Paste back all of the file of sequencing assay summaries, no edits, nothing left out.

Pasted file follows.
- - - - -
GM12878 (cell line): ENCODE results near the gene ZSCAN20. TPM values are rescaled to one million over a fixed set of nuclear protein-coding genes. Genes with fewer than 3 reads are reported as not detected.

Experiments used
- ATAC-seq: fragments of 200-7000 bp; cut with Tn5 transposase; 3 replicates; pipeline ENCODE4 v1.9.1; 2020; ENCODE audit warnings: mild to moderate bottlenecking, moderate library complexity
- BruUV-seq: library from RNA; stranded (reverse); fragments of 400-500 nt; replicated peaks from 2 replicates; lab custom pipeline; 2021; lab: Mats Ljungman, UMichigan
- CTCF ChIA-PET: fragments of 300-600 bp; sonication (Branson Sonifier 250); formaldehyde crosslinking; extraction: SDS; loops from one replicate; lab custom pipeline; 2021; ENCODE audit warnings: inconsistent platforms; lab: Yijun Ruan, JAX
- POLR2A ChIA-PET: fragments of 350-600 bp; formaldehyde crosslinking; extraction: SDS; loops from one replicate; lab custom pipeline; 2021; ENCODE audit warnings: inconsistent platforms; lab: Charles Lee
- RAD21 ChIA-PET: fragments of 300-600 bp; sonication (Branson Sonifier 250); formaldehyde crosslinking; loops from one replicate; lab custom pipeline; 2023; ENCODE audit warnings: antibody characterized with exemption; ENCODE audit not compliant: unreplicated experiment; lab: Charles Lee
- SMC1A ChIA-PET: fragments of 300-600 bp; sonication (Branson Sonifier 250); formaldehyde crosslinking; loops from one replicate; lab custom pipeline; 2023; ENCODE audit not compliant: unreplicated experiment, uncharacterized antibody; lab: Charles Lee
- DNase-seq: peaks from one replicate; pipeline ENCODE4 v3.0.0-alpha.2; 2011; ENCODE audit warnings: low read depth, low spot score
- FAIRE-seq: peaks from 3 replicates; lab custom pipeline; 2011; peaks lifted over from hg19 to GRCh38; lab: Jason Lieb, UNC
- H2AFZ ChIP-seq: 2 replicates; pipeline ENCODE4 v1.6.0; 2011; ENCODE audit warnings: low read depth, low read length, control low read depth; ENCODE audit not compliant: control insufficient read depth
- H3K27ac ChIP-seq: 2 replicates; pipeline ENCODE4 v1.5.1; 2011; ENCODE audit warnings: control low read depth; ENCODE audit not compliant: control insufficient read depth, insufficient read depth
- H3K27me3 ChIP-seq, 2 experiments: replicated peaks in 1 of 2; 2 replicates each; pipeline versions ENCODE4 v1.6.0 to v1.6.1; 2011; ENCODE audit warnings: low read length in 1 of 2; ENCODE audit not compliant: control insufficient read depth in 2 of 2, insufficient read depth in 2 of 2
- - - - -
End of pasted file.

GM12878 (cell line): ENCODE results near the gene ZSCAN20. TPM values are rescaled to one million over a fixed set of nuclear protein-coding genes. Genes with fewer than 3 reads are reported as not detected.

Experiments used
- ATAC-seq: fragments of 200-7000 bp; cut with Tn5 transposase; 3 replicates; pipeline ENCODE4 v1.9.1; 2020; ENCODE audit warnings: mild to moderate bottlenecking, moderate library complexity
- BruUV-seq: library from RNA; stranded (reverse); fragments of 400-500 nt; replicated peaks from 2 replicates; lab custom pipeline; 2021; lab: Mats Ljungman, UMichigan
- CTCF ChIA-PET: fragments of 300-600 bp; sonication (Branson Sonifier 250); formaldehyde crosslinking; extraction: SDS; loops from one replicate; lab custom pipeline; 2021; ENCODE audit warnings: inconsistent platforms; lab: Yijun Ruan, JAX
- POLR2A ChIA-PET: fragments of 350-600 bp; formaldehyde crosslinking; extraction: SDS; loops from one replicate; lab custom pipeline; 2021; ENCODE audit warnings: inconsistent platforms; lab: Charles Lee
- RAD21 ChIA-PET: fragments of 300-600 bp; sonication (Branson Sonifier 250); formaldehyde crosslinking; loops from one replicate; lab custom pipeline; 2023; ENCODE audit warnings: antibody characterized with exemption; ENCODE audit not compliant: unreplicated experiment; lab: Charles Lee
- SMC1A ChIA-PET: fragments of 300-600 bp; sonication (Branson Sonifier 250); formaldehyde crosslinking; loops from one replicate; lab custom pipeline; 2023; ENCODE audit not compliant: unreplicated experiment, uncharacterized antibody; lab: Charles Lee
- DNase-seq: peaks from one replicate; pipeline ENCODE4 v3.0.0-alpha.2; 2011; ENCODE audit warnings: low read depth, low spot score
- FAIRE-seq: peaks from 3 replicates; lab custom pipeline; 2011; peaks lifted over from hg19 to GRCh38; lab: Jason Lieb, UNC
- H2AFZ ChIP-seq: 2 replicates; pipeline ENCODE4 v1.6.0; 2011; ENCODE audit warnings: low read depth, low read length, control low read depth; ENCODE audit not compliant: control insufficient read depth
- H3K27ac ChIP-seq: 2 replicates; pipeline ENCODE4 v1.5.1; 2011; ENCODE audit warnings: control low read depth; ENCODE audit not compliant: control insufficient read depth, insufficient read depth
- H3K27me3 ChIP-seq, 2 experiments: replicated peaks in 1 of 2; 2 replicates each; pipeline versions ENCODE4 v1.6.0 to v1.6.1; 2011; ENCODE audit warnings: low read length in 1 of 2; ENCODE audit not compliant: control insufficient read depth in 2 of 2, insufficient read depth in 2 of 2